The so-called “Crisis in the Classroom” stems most of all from this abrogation of responsibility and explains why there are now so many educators and so many politicians talking and writing about the crisis. It is my idea that the “Crisis in the Classroom” is no more in the classroom than is the crisis of religion in the church. Both education and religion belong first of all in the minds and hearts of men and women, and if there are any solutions to the problems that both the one and the other are currently experiencing that is also where they must be sought.
As long as people feel that education is primarily the business of the schools, the schools will be blamed when things go wrong. They will be blamed when test scores are down, they will be blamed for the high dropout rates, for the declining literacy. They will be blamed as well for the “rising tide of mediocrity throughout the land.”
Furthermore, if there happens to be an election taking place, or, as now, if candidates for the presidency in 1988 are begining to make themselves known to the public, the question of education will be on every politician’s and every candidate’s list of vital issues about which he must have something to say. In fact, we will hear over and over again the politicians’ diagnoses and treatments for the ills of the schools, ranging from the ultraconservative, “bring back the paddle,” to the neoprogressive, “take away the requirments, restore freedom in the classroom.”
Yesterday evening I went with my father to the Vittori-Rocci Hall right here in Beverly, to hear the only declared Republican candidate for president, Pete Dupont, a former governor of Delaware (the first state to ratify the Constitution as he reminded us) give us his diagnosis and prescription for the ills of our schools. He cited the test scores that placed the Russians, Germans, and Japanese high above our own students, and said that this was because in our country education was a state monopoly, worse, a form of state socialism.
(I can’t believe he was ignorant of ‘the fact that the educational systems of the three mentioned countries were even more centralized and staterun than ours; he must have been simplifying issues for the Beverly audience). Under such a system it was no wonder, he said, that education was failing to live up to its promise.
The treatment according to Pete Dupont? Simple. He would have us break up the monopoly, deregulate, restore competitiveness to the classroom. In particular, he would support the establishment of a system by which educational vouchers placed in the hands of the parents would pay the tuition costs at the schools of their own choosing, thus forcing schools to compete among themselves for students and thereby – if one believes in the free market analogy – raising the quality of the product.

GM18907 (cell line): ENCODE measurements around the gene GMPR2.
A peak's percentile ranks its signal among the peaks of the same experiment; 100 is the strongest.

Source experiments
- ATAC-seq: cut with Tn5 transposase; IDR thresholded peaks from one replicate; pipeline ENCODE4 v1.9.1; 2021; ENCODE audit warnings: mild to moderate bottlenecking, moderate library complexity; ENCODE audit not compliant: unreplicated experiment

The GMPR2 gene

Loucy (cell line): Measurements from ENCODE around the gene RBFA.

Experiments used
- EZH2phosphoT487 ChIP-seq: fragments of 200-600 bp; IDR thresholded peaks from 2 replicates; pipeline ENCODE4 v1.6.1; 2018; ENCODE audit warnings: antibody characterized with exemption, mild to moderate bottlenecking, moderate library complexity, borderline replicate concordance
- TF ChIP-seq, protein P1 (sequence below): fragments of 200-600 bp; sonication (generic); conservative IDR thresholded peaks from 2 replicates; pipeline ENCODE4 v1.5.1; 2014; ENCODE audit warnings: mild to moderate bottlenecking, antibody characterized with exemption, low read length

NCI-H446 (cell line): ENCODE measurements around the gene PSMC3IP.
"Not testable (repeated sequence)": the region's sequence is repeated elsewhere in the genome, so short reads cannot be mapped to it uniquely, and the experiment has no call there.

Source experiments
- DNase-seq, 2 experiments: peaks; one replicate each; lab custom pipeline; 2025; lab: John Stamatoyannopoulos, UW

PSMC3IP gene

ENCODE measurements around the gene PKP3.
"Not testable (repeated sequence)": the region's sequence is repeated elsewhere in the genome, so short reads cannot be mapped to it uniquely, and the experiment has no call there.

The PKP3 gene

In some respects the analogy does hold. For example, under such a system poor schools turning out poor educational products would probably fail, or just quietly disappear after their guaranteed funding had been taken away. Also, on the other hand, such a system would provide funding and therefore opportunity for good schools (companies) to take root and grow and prosper.
We still don’t know what we are going to do tomorrow morning at 8 a.m. But I’m not going to think about it now. From long experience I’ve found that there is absolutely no correlation between the success of a class or meeting and the amount of preparation on my part that has gone into it. I’ve probably had more success when I haven’t been prepared, so I’ll try this system on Monday. Josée tells me that she feels that she is stronger when she, at the same time, is ready and is happy.
I’ve been thinking more about Pete Dupont and the other night at the Vittori- Rocci Hall. Actually what he proposes might be a good thing for schools – by this I mean the school part of education because, as I hope I’ve made clear by now, education is much more than school, and school should certainly not bear the principal burden of educating children, for when it does it will inevitably fail.
Furthermore, being a co- founder of a private college preparatory school I stand only to benefit from a voucher system in that more parents would have more money to spend on education and consequently probably more of them would come, say, to an Open House to check out the Waring School.
In any case his proposal is consistent with his overal political philosophy which is that the principal role of government should be to create opportunity for the people, in this case both for those people who have good ideas and would start a school of their own, and for those who have good ideas and are looking for good schools for their children.
It’s interesting to compare Pete Dupont’s principal role of government with that of Mario Cuomo, who has just announced his non-candidacy for the presidential election of 1988. Governor Cuomo maintains that the principal role of government should be to provide aid for those who, in a highly competitive environment cannot help themselves.
The contrast between them is beautiful! Pete Dupont would render the environment even more competitive than it already is and Mario Cuomo would protect us from it! It’s a pity that they won’t be running against one another in 1999. This would be a choice! Mr. Cuomo’s policy, if extended to the public school system, would result in new and massive government funded programs to provide for special needs schools and children, both probably being in the majority in their respective populations.